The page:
By ALFREDO P HERNANDEZ
A Friend of Tembari Children
FOOD supply at Tembari is relatively stable at the moment.
With the number of our beneficiary children exploding from 78 at the start of 2010 -- when I first met them -- to 215 these days, sourcing our foodstuff has since been my biggest worry.
But I have always believed that God will provide.
For more than a year now, food flow at the center has remained constant. This has been made possible by two regular donors who have been chipping in an average of 30 bags (10kg) or rice every month.
We are also getting a monthly supply of 10 cartons of tinned fish from RD Tuna Foundation. Each carton contained six 1.8kg of white tuna meat chunks which RD Tuna Canners exports to institutional users in Australia like hospitals, restaurants, fast-food, care-giver facilities and the like.
We are also receiving a monthly supply of 10 cartons of flavored milk from SVS supermart and another 8 cartons of 1-liter fresh milk from an anonymous donor.
A corporate supporter, the Pacific Industries, also supplies us with 4 cartons of 2-liter cordial every month. Plus foodstuff from other manufacturers like Hugo Canning Co which delivers tinned meat and other stuff once in a while.
With all this, Tembari’s food outlook has never been better.
But then our population boomed, and we are now feeding more than 200 mouths a day – in fact, twice a day – noon snacks and early dinner.
And right now, we are consuming 15kg (1.5 bags) of rice every day from Monday to Saturday for a total of 9 bags. On a monthly basis, we consume 36 bags, or 360kg or rice.
With only 30 bags of regular rice donation a month, we therefore run short of 6 bags every month.
But with help from a British expat who has been actively helping Tembari find new ways to boost its food supply, the Australian High Comm came into the picture.
Sometime ago, Lynne Saunders, a high-ranking staff at the High Comm, brought up Tembari’s food supply concerns to his boss -- High Commissioner Ian Kemish, AM -- who did not waste time to help Tembari.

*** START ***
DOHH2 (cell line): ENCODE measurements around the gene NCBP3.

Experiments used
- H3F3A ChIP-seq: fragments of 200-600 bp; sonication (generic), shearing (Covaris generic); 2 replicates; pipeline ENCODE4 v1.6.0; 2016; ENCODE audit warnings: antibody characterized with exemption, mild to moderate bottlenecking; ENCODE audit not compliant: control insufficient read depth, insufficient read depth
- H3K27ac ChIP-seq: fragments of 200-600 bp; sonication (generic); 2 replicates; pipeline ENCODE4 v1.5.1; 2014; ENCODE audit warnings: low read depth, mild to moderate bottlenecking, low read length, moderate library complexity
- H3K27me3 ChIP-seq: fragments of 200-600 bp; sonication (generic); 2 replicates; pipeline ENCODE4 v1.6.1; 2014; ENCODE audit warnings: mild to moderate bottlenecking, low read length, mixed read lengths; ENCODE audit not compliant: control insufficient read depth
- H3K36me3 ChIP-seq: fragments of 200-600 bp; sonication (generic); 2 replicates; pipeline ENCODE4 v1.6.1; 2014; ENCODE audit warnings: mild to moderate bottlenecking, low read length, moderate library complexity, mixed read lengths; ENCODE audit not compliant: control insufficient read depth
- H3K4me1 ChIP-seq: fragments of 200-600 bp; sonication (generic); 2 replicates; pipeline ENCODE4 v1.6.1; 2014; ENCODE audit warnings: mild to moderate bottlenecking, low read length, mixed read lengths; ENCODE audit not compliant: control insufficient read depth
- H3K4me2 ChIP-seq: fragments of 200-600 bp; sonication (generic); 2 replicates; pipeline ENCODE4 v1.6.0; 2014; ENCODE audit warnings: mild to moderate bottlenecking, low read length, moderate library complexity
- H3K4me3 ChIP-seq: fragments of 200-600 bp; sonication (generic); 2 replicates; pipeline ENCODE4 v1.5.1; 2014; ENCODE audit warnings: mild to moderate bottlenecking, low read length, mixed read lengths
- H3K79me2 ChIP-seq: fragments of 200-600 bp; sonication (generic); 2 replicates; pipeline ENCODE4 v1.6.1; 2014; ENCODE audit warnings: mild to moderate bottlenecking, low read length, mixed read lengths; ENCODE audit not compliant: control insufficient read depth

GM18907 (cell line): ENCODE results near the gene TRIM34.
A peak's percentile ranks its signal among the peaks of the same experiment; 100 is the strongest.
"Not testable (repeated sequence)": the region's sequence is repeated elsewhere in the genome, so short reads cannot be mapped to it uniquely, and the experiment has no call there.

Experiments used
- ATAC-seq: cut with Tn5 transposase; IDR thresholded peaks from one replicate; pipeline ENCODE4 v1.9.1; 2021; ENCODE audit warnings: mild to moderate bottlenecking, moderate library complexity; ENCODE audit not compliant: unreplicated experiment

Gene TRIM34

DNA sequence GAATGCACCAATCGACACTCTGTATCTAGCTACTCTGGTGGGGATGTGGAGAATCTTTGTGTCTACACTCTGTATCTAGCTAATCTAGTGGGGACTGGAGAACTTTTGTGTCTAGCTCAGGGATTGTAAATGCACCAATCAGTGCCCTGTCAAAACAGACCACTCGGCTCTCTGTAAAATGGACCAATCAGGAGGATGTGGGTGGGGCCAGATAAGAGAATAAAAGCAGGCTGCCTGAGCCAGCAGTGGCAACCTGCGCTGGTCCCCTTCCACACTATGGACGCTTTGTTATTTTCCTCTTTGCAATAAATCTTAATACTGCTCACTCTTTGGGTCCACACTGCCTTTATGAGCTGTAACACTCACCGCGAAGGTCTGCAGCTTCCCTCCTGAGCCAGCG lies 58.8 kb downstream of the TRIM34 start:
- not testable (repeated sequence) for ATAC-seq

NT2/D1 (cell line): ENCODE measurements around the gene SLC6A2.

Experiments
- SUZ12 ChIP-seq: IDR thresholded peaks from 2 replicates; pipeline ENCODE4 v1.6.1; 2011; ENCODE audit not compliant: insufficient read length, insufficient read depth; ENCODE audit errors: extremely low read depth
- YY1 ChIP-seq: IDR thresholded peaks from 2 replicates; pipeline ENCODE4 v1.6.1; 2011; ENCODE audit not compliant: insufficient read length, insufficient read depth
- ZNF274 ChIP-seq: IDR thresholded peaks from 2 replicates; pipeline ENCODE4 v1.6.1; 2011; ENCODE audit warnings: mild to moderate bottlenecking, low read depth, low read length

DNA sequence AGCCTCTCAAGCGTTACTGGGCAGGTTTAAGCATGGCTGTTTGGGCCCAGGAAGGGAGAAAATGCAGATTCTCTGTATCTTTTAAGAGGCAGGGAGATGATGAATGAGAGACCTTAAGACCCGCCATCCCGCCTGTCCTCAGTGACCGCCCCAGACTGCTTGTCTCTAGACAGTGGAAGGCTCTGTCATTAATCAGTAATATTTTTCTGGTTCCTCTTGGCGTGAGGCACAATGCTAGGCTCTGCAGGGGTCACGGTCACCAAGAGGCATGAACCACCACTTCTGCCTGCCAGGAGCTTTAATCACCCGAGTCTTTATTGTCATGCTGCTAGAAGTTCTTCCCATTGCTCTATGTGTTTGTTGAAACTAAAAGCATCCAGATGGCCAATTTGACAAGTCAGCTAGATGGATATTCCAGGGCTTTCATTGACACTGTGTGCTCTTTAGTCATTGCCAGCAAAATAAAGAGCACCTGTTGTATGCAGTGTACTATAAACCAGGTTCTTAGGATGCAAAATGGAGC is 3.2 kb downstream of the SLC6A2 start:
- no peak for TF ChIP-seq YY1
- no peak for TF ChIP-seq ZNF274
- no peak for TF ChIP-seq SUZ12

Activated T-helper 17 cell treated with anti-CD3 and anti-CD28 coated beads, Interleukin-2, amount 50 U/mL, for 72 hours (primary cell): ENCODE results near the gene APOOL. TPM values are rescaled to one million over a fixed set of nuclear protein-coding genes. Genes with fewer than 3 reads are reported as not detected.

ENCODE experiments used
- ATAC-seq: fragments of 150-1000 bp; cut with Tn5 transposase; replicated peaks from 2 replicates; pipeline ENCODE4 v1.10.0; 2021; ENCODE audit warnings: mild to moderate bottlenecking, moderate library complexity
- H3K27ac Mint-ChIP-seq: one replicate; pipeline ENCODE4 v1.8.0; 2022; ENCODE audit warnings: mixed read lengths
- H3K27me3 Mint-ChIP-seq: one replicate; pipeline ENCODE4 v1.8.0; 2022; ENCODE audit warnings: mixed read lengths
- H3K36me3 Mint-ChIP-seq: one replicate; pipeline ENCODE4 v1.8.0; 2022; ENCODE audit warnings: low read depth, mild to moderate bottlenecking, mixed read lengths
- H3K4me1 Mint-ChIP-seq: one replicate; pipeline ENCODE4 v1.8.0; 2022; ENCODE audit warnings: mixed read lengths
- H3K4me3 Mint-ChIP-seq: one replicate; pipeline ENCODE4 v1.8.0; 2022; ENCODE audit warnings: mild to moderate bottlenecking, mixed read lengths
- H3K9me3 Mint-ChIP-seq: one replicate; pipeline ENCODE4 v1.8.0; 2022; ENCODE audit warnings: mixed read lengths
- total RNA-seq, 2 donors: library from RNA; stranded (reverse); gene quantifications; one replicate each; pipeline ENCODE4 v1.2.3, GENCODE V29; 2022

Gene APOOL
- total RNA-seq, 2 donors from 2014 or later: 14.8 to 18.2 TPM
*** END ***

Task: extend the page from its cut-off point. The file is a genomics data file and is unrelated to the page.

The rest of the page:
In early July, Ms Saunders facilitated the delivery of the first 100 bags (10kg) of rice from Truikai Industries, which were good for at least 66 days (two months and 6 days), based on Tembari’s current rice consumption.
The truth is, the last five bags from the first delivery were consumed middle of last week.
The first 100 bags worth more than K3,500 were part of the 3.5 tons (350 bags) that the Australian High Comm had pledge to deliver.
The next deliveries are now being processed.
The delivery has to be done on staggered/installment basis as we don’t have proper and safe storage space for such a big volume of foodstuff. This is also the reason why the 100 bags of flour which the Aust High Comm has pledged couldn’t be brough to the center.
We really need a safe food storage space, one that the village thieves couldn’t breach.
One night last year, the baddies tried to break into our food storage facility and almost got away with our stocks.
Maybe one of you out there has a spare 10-foot container van which you could donate to Tembari for its food storage.
It would also provide storage space for materials like cooking wares, dining utensils and other kitchen materials.
Tembari urgently needs a safe place with which to store its foodstuff and a container van, which could easily be secured with lock and is strong enough to foil any attempts of break-in, is just the ideal facility for this.
Dear readers, if you think you can help us on this one, please don’t hesitate to call me on my cell phone 72231984.
In closing, I would like to thank the Australian High Commission in Port Moresby for finding merit in the services that Tembari provides to the village’s abandoned, unfortunate and orphan children.
This one goes also to RDTC, Hugo Canning, SVS mart, Pacific Industries and to our anonymous supporters and to individuals who, on occasion, would drop by at my workplace at The National newspaper to turn over foodstuff and materials for our children.
More power to you all!